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Absorption and diffusion home theater acoustic panels are primarily used to control sound within a media room. A good media room design will incorporate mostly the first kind, but a large room may need a little of both. There are a number of audio equipment companies that sell manufactured and custom panels for home theater applications. Do-it-yourself (DIY) home theater acoustic panels are not difficult for the frugal remodeler to make.
Hard surfaces such as painted walls and tile floors reflect sound waves, increasing volume levels and muddling sound. Absorption panels reduce and absorb noise. They do not soundproof a room, but they can reduce reverberation so echoes are kept to a minimum and outside noises don't interfere with enjoyment of a movie. They can also reduce volume by up to 60%, so while viewers are enjoying a high-quality Dolby sound experience, people outside the room won’t be bothered by excessive noise. True soundproofing will probably require special construction techniques.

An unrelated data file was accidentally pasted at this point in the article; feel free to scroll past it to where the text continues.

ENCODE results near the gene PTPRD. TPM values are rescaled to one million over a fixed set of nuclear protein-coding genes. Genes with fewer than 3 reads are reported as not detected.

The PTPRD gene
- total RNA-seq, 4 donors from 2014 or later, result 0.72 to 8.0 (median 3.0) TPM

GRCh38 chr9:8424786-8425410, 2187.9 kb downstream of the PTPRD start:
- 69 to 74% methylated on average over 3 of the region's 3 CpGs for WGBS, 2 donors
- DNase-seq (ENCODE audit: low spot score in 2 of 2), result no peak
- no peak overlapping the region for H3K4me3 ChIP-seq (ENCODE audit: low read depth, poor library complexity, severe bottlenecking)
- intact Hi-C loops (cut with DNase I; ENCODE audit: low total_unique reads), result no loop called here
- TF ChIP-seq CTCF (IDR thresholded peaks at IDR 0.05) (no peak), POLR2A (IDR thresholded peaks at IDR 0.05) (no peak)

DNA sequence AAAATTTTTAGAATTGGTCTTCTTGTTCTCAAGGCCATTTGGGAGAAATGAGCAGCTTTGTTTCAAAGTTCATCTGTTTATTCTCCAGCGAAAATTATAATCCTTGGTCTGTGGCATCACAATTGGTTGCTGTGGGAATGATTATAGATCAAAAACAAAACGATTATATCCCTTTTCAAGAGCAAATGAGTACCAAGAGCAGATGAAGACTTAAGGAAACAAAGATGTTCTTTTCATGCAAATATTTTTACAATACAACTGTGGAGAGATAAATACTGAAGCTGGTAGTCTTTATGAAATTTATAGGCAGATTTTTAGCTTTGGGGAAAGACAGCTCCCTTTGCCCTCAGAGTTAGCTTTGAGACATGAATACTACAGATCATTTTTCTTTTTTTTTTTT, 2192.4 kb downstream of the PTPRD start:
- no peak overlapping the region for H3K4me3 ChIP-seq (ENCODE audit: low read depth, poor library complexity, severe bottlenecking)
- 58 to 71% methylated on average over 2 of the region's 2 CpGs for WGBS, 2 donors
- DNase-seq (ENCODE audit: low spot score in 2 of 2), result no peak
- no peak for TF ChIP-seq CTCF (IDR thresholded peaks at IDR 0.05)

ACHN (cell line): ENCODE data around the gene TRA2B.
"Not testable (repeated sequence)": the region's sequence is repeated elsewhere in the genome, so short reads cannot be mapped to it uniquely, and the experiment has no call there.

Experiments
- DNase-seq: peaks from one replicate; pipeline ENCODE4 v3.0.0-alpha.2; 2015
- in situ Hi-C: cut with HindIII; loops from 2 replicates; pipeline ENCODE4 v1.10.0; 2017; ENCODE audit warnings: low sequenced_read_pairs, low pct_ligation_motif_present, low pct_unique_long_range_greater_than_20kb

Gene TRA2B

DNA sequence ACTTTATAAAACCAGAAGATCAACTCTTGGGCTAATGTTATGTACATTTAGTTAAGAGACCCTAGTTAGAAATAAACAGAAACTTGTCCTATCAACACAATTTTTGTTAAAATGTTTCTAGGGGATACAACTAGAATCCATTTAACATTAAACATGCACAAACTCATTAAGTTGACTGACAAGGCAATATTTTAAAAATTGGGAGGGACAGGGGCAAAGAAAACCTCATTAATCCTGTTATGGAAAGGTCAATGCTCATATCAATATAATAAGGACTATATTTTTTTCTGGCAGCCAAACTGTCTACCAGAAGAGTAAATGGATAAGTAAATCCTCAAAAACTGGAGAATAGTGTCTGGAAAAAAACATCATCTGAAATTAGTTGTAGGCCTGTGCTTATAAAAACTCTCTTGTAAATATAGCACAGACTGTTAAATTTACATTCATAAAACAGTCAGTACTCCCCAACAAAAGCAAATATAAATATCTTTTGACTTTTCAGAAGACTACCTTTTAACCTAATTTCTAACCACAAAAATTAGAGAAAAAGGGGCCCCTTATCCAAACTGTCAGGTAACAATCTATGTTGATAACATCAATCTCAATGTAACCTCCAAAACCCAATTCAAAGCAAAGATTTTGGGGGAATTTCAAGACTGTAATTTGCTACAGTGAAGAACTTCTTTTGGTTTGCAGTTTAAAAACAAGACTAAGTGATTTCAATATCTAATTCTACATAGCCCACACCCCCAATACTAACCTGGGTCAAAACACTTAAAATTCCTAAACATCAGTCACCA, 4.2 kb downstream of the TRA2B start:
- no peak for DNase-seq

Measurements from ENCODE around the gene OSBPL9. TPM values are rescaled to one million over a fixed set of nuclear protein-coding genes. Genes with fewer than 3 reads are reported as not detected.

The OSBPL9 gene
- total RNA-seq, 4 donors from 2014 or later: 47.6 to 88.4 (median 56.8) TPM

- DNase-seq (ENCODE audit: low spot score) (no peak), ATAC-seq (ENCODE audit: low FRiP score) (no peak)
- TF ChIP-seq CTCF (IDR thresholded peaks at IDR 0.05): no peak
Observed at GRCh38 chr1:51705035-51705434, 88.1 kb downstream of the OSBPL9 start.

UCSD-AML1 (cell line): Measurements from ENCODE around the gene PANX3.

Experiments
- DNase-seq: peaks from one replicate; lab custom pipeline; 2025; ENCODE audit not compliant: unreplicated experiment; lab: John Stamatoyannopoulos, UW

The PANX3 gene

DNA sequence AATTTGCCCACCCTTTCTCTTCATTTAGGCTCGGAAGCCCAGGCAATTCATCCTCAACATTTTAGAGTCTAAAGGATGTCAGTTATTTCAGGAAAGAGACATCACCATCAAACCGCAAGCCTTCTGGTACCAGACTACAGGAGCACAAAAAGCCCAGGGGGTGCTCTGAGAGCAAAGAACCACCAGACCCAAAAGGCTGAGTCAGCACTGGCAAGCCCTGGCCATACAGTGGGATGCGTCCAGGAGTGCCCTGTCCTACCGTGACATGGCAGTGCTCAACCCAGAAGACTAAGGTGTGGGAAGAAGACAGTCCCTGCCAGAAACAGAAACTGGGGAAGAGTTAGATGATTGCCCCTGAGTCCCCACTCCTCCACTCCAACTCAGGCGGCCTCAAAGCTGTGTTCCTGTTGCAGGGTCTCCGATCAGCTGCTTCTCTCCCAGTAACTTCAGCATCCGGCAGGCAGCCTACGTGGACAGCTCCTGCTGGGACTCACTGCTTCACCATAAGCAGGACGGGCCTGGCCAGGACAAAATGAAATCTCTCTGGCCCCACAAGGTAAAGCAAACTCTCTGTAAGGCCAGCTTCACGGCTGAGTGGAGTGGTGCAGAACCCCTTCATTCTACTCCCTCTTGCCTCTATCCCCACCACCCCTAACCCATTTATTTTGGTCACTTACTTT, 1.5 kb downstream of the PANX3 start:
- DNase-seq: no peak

The sound-absorbing material in home theater acoustic panels is usually made of fiberglass, covered in fabric. Retailers sell custom panels that can be printed with signage if they are being used for noise reduction in office buildings or other commercial applications. For DIY projects, they offer a catalog of images, allow customers to use their own and have a variety of fabrics to choose from. They can enhance the décor in addition to their sound adjustment function.
Many commercial cinemas have flat painted panels on the walls of the theater. These diffusion panels scatter and reflect sound waves back into the room. Sound would get lost in a very large auditorium setting, but media rooms in houses are not as large as a theater. Most home theater acoustic panels will be of the absorption type. For some larger rooms, a balance of both absorption and interspersed reflective surfaces may be the best way to adjust sound for maximum enjoyment.
DIY home theater acoustic panels meant for absorption can be upholstered with speaker cloth, usually available in fabric stores and widely available online. Rigid fiberglass duct board sold for air conditioning applications makes good panels; retailers who carry industrial insulation should have it. Diffusion panels probably aren’t necessary in a typical home theater, since painted drywall in between absorption panels will act to reflect sound in the same manner. A home theater acoustic expert can give advice about placement and type of panels needed.
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